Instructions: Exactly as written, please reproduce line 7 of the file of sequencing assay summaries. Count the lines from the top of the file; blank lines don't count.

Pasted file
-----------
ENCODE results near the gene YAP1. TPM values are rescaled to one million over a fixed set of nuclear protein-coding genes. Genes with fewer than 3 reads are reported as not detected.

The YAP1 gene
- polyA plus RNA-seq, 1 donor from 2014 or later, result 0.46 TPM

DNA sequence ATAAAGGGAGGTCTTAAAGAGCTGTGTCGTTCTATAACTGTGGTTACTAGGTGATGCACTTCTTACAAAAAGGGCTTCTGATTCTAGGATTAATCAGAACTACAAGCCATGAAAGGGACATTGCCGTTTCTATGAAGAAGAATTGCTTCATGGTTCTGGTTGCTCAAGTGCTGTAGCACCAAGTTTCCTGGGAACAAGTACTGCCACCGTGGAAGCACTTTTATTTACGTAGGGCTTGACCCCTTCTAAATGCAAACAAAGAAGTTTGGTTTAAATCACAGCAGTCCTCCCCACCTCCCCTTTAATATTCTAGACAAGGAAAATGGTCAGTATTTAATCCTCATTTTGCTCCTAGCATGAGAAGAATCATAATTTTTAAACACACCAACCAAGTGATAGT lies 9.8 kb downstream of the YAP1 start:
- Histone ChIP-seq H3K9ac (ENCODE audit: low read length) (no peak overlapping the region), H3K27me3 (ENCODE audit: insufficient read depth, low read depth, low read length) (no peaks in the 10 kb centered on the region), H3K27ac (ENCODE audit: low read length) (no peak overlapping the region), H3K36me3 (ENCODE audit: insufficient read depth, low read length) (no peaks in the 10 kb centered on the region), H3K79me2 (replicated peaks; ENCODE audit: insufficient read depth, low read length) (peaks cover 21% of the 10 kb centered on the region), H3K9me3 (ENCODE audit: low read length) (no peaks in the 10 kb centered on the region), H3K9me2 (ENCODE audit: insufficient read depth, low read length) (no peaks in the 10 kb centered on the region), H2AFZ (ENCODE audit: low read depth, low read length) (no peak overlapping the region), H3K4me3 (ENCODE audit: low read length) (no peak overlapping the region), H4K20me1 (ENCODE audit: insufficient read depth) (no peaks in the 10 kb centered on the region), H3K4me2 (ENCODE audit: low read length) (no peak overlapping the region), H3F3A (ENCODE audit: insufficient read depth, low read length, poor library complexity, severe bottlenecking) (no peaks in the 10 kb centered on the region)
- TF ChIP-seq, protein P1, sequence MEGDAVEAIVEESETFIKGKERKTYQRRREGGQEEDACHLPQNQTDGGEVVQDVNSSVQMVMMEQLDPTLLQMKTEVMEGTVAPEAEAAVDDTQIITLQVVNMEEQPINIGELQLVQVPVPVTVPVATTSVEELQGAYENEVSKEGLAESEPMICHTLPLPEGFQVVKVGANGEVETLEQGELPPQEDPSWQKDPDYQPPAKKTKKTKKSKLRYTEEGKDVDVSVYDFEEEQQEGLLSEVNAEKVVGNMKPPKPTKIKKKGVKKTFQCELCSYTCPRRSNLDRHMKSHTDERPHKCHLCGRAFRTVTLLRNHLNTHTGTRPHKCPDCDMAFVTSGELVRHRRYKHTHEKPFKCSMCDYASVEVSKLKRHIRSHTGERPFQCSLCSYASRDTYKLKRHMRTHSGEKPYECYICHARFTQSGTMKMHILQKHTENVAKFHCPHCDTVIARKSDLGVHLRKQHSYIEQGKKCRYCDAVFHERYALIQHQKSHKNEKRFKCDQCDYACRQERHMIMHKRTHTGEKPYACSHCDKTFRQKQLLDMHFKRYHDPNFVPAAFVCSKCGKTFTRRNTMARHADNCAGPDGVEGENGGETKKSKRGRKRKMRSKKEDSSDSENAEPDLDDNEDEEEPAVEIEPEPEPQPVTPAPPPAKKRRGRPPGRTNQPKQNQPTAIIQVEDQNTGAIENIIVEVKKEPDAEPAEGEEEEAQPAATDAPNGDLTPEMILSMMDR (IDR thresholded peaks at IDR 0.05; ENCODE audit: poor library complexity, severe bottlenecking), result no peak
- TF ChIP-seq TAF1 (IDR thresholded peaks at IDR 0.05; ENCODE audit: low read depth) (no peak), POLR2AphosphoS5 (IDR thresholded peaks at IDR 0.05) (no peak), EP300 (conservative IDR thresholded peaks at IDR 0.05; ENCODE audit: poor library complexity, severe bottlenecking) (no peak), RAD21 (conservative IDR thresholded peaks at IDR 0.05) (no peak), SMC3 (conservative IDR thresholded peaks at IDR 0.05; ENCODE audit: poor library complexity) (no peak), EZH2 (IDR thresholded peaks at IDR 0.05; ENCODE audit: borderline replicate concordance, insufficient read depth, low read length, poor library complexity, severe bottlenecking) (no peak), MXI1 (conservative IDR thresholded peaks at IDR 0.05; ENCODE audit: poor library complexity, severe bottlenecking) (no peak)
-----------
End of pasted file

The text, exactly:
- TF ChIP-seq TAF1 (IDR thresholded peaks at IDR 0.05; ENCODE audit: low read depth) (no peak), POLR2AphosphoS5 (IDR thresholded peaks at IDR 0.05) (no peak), EP300 (conservative IDR thresholded peaks at IDR 0.05; ENCODE audit: poor library complexity, severe bottlenecking) (no peak), RAD21 (conservative IDR thresholded peaks at IDR 0.05) (no peak), SMC3 (conservative IDR thresholded peaks at IDR 0.05; ENCODE audit: poor library complexity) (no peak), EZH2 (IDR thresholded peaks at IDR 0.05; ENCODE audit: borderline replicate concordance, insufficient read depth, low read length, poor library complexity, severe bottlenecking) (no peak), MXI1 (conservative IDR thresholded peaks at IDR 0.05; ENCODE audit: poor library complexity, severe bottlenecking) (no peak)